Date Approved

2014

Degree Type

Open Access Thesis

Degree Name

Master of Science (MS)

Department

Psychology

Committee Member

Ellen Koch

Committee Member

Michelle Byrd

Committee Member

John Knapp

Abstract

Both treatment outcome studies and meta-analyses document the efficacy of multiple cognitivebehavioral methods for treating PTSD. These reports have demonstrated that exposure-based therapies such as Prolonged Exposure (PE), Cognitive Processing Therapy (CPT), and Eye Movement Desensitization and Reprocessing (EMDR) consistently match or exceed their nonexposure counterparts in regard to efficacy. Yet the issue of attrition remains a significant concern for exposure-based therapies specifically. The present study compared the relationship between exposure therapies, exposure dose, trauma type, and attrition rates. A comprehensive literature search located 32 studies that met search criteria (i.e., random assignment to groups, use of a control group, manualized treatment, and clinician-generated PTSD diagnosis). The hypotheses were tested using chi-square analysis of independence. The results suggest that there are not significant differences in attrition based on treatment type, exposure dose, or trauma type. The discussion addresses the implications of these findings and recommends improvements in publication standards that would allow enhance the rigor of attrition analysis.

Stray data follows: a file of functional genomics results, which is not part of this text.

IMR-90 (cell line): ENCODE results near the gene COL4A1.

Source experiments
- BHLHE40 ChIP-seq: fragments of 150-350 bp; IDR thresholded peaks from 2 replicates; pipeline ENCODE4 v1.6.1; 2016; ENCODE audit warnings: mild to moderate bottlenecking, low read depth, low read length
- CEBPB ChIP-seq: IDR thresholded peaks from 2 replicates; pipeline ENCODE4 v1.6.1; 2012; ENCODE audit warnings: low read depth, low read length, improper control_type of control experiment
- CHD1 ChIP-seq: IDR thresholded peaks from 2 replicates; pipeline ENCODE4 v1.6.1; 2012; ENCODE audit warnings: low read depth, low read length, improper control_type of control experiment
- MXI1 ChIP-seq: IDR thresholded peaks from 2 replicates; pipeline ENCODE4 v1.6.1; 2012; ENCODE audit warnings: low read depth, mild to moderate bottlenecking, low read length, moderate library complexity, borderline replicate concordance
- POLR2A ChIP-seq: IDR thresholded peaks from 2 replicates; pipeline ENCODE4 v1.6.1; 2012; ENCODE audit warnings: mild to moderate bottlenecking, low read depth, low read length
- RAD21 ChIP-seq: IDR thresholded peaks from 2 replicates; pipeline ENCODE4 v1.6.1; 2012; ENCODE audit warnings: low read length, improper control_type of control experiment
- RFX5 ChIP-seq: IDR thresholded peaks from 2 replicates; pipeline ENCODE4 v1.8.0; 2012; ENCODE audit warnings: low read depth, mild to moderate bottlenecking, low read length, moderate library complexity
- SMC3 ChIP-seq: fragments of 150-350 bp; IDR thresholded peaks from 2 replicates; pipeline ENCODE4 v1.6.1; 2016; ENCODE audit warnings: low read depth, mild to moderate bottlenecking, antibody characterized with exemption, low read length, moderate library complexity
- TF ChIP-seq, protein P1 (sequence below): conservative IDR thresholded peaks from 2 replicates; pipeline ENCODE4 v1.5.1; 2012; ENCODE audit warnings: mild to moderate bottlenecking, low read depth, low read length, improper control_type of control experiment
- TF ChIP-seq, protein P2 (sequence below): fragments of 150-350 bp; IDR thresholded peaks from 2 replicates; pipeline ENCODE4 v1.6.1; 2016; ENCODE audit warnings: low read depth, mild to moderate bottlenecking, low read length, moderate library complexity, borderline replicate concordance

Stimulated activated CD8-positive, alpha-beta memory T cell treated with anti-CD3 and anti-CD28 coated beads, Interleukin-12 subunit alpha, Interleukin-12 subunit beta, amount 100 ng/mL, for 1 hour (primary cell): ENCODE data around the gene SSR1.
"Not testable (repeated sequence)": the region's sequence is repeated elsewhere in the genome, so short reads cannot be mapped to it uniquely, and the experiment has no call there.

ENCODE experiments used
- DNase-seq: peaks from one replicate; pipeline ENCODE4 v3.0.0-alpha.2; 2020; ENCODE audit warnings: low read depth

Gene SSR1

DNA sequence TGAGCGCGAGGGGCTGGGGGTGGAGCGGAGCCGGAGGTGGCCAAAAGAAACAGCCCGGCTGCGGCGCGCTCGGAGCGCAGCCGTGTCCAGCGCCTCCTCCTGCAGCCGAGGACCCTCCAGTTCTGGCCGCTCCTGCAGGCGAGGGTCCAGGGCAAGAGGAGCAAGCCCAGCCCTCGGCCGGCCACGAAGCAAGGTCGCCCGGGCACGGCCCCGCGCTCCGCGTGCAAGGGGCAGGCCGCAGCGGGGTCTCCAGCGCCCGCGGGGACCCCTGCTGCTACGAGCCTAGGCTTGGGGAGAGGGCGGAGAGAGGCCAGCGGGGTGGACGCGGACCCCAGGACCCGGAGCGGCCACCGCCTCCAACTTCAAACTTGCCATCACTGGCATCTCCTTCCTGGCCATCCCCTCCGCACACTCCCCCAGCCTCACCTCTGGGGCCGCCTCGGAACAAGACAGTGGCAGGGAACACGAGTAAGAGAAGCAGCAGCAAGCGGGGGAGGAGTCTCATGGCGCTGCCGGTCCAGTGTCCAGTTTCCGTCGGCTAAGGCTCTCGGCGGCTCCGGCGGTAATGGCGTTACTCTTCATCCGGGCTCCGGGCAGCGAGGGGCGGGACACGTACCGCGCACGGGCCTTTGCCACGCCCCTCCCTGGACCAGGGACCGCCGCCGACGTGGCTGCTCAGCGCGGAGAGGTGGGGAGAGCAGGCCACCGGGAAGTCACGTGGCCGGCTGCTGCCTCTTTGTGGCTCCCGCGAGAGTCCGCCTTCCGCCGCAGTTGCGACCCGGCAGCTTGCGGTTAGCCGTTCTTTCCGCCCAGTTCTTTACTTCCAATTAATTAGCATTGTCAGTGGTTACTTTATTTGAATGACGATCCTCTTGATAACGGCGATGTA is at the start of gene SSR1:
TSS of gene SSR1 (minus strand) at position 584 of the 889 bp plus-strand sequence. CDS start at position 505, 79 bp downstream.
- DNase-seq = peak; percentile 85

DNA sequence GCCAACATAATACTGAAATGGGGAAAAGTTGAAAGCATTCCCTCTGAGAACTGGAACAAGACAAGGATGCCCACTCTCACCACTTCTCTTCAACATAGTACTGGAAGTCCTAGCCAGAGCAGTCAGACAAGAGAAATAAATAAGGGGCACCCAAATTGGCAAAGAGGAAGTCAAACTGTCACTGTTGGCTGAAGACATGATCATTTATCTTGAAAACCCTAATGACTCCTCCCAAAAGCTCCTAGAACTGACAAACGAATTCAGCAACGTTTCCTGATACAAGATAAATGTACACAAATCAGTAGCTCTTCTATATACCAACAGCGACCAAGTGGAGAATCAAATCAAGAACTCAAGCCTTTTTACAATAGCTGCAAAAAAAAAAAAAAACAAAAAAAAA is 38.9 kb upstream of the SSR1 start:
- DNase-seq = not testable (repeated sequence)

Included in

Psychology Commons

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